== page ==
Wellbeing of Women funds vital medical research on incontinence.
Urinary incontinence is twice as common in women as in men and becomes more common with age. The two most common types of urinary incontinence, which can occur simultaneously, are:
- Stress incontinence, when the supporting pelvic floor muscles are too weak to contain the urine, which leaks when the bladder is under pressure, eg coughing or laughing
- Urge incontinence, when you experience an extreme urge to pass urine
Don’t suffer urinary incontinence in silence. There are plenty of treatment options available and most do not involve surgery. If you have symptoms of incontinence, make an appointment to see your GP, who will carry out some simple tests and, if necessary, refer you to a specialist.
“It was just the odd leak at first, when I coughed or laughed. But it gradually got worse. I became very conscious of the fact I was leaking and would worry that people could smell urine on me. I began to get very anxious, so I made an appointment at the doctor, who suggested I do pelvic floor exercises. Well I tried, but the leaking became worse.
“Eventually, the doctor referred me to the hospital and arranged for me to see a physiotherapist at the Continence and Urology Clinic. I couldn’t believe that I was suffering from incontinence – I was only 50! The hospital checked how much my bladder held and how much I was leaking. Because of the weakness of the muscles around my bladder, I was told an operation would be necessary.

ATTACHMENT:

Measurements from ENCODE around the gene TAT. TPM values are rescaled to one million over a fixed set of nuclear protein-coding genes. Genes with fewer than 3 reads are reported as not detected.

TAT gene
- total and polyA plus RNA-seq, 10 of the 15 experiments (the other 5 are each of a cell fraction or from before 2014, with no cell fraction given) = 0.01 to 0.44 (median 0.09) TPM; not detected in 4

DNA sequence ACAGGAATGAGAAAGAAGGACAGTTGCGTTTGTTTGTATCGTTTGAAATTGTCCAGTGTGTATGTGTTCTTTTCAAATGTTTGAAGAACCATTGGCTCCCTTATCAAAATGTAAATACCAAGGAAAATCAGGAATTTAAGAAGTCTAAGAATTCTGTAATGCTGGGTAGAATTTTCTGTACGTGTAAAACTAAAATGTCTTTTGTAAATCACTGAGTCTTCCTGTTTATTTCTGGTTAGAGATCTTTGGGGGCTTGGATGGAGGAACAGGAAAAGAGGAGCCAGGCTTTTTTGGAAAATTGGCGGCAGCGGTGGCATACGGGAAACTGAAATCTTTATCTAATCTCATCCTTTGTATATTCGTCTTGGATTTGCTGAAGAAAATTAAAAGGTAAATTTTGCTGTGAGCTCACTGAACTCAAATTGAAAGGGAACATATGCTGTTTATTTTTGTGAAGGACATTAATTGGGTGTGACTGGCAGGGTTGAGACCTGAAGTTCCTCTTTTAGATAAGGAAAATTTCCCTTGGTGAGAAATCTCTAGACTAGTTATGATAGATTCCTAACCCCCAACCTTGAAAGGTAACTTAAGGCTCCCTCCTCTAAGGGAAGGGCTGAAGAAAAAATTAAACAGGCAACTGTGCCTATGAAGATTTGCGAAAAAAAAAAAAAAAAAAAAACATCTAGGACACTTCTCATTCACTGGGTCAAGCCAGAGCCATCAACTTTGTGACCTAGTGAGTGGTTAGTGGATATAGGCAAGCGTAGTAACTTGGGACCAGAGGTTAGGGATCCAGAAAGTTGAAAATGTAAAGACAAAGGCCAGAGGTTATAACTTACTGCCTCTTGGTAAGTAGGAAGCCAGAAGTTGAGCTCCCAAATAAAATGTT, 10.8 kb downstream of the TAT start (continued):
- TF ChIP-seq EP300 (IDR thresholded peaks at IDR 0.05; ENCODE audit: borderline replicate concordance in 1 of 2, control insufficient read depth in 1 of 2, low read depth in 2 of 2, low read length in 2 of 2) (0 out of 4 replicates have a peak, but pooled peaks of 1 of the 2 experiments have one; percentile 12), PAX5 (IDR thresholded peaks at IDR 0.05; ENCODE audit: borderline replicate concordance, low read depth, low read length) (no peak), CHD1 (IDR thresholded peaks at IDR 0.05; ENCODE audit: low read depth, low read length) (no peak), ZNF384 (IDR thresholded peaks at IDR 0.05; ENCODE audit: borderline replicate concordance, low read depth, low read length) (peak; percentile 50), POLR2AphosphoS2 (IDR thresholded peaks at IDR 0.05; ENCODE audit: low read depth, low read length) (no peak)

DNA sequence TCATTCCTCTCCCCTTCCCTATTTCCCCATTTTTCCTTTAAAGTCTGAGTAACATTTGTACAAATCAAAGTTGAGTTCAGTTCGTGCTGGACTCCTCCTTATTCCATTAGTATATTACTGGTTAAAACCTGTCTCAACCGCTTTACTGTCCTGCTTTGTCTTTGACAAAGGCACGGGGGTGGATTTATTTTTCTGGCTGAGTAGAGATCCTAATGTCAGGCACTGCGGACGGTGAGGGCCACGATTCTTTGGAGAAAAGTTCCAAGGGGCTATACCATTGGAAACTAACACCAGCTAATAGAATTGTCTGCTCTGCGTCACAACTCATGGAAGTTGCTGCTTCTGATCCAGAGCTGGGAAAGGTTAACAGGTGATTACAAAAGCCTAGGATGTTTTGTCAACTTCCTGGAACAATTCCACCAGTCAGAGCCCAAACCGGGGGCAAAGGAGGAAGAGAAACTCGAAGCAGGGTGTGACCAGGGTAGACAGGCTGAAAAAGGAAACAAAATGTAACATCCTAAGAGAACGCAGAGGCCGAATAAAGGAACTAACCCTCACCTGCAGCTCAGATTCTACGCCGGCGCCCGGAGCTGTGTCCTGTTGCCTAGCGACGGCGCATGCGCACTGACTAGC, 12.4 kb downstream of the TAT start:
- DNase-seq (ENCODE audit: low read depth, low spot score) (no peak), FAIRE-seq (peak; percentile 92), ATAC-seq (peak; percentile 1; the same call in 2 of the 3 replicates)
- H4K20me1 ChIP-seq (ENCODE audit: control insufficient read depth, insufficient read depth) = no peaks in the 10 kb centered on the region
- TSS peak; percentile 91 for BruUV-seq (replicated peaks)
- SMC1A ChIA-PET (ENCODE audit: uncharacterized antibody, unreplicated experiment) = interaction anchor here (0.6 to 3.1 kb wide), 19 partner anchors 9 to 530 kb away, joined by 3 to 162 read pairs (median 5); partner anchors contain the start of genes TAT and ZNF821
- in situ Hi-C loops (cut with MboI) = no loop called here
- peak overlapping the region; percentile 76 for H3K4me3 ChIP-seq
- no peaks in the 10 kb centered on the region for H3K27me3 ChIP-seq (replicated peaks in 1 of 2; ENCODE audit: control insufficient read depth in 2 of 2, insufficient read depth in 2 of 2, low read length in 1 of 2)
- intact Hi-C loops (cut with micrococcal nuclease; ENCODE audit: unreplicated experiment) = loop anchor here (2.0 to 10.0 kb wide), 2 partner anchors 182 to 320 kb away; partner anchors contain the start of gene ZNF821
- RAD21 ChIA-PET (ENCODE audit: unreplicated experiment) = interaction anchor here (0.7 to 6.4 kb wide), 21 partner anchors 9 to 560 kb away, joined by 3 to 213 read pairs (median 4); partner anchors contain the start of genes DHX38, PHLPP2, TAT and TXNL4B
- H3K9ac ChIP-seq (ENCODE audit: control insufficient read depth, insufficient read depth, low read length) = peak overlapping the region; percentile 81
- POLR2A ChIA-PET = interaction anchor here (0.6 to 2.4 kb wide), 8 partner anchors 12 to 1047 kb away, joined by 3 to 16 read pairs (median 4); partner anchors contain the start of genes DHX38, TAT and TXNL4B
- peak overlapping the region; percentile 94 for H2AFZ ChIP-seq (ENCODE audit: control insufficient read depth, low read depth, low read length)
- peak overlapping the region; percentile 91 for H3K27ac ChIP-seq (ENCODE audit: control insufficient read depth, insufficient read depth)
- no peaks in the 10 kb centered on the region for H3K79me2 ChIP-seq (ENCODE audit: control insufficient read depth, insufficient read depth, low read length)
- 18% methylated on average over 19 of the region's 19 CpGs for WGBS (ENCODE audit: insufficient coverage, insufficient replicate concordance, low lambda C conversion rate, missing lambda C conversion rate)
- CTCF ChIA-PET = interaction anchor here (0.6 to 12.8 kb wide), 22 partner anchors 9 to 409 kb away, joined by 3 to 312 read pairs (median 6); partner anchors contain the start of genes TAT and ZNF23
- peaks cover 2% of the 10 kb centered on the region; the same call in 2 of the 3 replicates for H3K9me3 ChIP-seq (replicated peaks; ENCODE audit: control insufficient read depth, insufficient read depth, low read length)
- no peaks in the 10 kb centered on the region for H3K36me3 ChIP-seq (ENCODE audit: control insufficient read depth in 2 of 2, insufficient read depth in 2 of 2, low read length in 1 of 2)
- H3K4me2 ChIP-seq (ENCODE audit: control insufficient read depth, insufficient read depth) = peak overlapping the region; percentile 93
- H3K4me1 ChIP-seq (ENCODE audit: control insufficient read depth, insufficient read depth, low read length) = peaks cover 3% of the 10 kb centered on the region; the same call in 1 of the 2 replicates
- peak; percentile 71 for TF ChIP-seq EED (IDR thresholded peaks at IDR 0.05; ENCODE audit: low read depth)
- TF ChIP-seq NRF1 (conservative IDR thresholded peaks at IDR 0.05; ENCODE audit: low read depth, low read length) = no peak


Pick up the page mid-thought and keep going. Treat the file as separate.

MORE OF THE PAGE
“When I was waiting for the operation, I attended physio, where they told me how to do pelvic floor exercises correctly. I did flow charts showing my fluid intake, how often I went to the toilet and how much urine I was passing. I was told I was drinking too much coffee, which can cause irritation to the bladder, and try drinking water, fruit juice and decaffinated coffee instead.
“Finally, I was given my operation date. The operation went really well and the difference was incredible – even more noticeable because I’d had a bad cold but no leakage at all. I have felt great since the operation and I don’t need to go the toilet as often. It’s taken a few weeks for me to recover but, as far as I’m concerned, the operation has been 100% successful.”